To improve this situation people have chosen to do a couple of things. But mainly is to rewrite frameworks from scratch on top of PHP 5.3. This allows to establish new standards, agree on interfaces between all frameworks and throw away all (most) legacy problems. Sounds easy, but only by doing these things we can enter the new era of frameworks.
I haven’t used any frameworks before CakePHP was born, so I’m going to use it as a landmark. Actually I even doubt there existed anything before CakePHP, of course if you don’t call Drupal a framework. From CakePHP years till today 6 years have passed which I mark as first era. 2011 marks second and completely new things will finally happen, mainly in a form of releases and announcements.
Interestingly, in 2011 PHP is no longer PHP. Or no longer just PHP. LAMP stack is boring and less and less used with new tools like Nginx and CouchDB available. Today integration and interoperability are crucial elements. Same is for language - PHP 5.3 is a completely new beast which makes possible for amazing functionality, and if you do PHP 5.3 there is no real backwards compatibility support to do.
Let’s fix it then, shall we?
Moving to GIT allowed a lot of frameworks to make it easier to contribute. I’m mostly impressed with Symfony results, because they have managed to attract huge number of contributors (see the graph here). Current pace is much faster and compared to few years ago frameworks are improving at much higher rates.
A lot of trimming has been done. First of all, all that magic I was mentioning earlier is now gone and explicit definitions are used all over. Furthermore, there is more thinking towards having a small core and additional features coming through extensions and libraries. This is a great way to make it easier to work with frameworks and reduce memory footprint.
Obviously all the new language features are incorporated. Like namespaces for example. Namespaces support lead to needing to research and agree on autoloading approach which would work for most of the frameworks. PSR-0 was born earlier, but is now well integrated into frameworks. And then anonymous functions are finding their way in.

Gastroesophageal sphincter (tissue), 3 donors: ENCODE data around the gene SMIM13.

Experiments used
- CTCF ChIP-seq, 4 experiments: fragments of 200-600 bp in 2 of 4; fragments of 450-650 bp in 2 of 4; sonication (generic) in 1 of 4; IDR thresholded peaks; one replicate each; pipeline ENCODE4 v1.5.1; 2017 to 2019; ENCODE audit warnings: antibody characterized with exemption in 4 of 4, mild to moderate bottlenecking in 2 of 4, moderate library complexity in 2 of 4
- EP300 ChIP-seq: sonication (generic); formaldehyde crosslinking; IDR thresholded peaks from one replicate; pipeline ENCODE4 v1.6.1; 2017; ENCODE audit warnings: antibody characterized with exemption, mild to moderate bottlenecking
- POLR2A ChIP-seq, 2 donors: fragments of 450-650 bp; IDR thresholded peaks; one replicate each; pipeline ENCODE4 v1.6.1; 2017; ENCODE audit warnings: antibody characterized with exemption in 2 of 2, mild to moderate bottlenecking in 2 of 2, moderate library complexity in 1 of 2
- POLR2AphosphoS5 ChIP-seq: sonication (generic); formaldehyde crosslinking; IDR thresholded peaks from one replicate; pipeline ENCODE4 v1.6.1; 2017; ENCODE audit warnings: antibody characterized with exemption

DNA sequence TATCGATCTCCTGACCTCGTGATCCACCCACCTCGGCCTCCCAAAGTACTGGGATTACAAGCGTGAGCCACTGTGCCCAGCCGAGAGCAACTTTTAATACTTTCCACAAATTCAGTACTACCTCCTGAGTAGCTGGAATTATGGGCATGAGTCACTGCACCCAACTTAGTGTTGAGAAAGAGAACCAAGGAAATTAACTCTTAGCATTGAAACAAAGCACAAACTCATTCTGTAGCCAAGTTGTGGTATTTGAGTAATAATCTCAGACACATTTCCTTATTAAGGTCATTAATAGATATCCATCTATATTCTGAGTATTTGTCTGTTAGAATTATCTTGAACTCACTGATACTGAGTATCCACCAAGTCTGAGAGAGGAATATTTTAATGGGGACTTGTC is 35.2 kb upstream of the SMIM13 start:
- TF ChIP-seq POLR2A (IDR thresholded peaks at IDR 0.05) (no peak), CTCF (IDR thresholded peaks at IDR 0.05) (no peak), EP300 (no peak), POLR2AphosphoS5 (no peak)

Dependency injection containers and Annotations are two I’d like to mention here; both change how you code. I like using them and Symfony makes great use of them, but other frameworks are catching up and should start to incorporate them soon. Combination of those and new PHP features allows to create very clean micro-frameworks, look at Silex.
I’m not entirely sure that I like growing list of features directly ported from Java environment. Java works differently (and requires 1GB of RAM) so even DiC is tricky in PHP. We’ll see where it gets us, but so far I’m a bit worried because I know that PHP likes light systems rather than complicate objects’ graphs. As much as cool those patterns sound, they can create more problems then solve.
Zend Framework 2.0 is on its way, but will take some time. Because ZF has a massive code base first thing they did was to convert it all to namespaced code. Once it was, it was time to start refactoring functionality and implement new one. Currently the work is being done on MVC part, but I’d hope late this year a final release might happen.
Lithium is about to be there, it’s in dev mode, but seems pretty close to finished. It’s a completely different framework from those regular ones, so it would be worth to check it out. I’m mostly impressed with their AOP implementation and would like to see adopted in more frameworks. Obviously they are PHP 5.3 only, but they do support CouchDB and MongoDB quite nicely.
Symfony2, in my opinion, is leading the pack. They are currently in beta2 and final release is a matter of months it seems. List of features is hard to grasp, so it’s worthwhile checking them out in their website, but to name one - Bundles. Bundles are a way to have extensible application structure with a collection of components from outside. Think plugins.
I’m super excited about the things currently happening in PHP industry and I believe they will lead to great achievements. Finally we have a time when we can throw away all (most) our legacy and implement fresh ideas. Fast forward 5 years from now we should be as excited as we are today.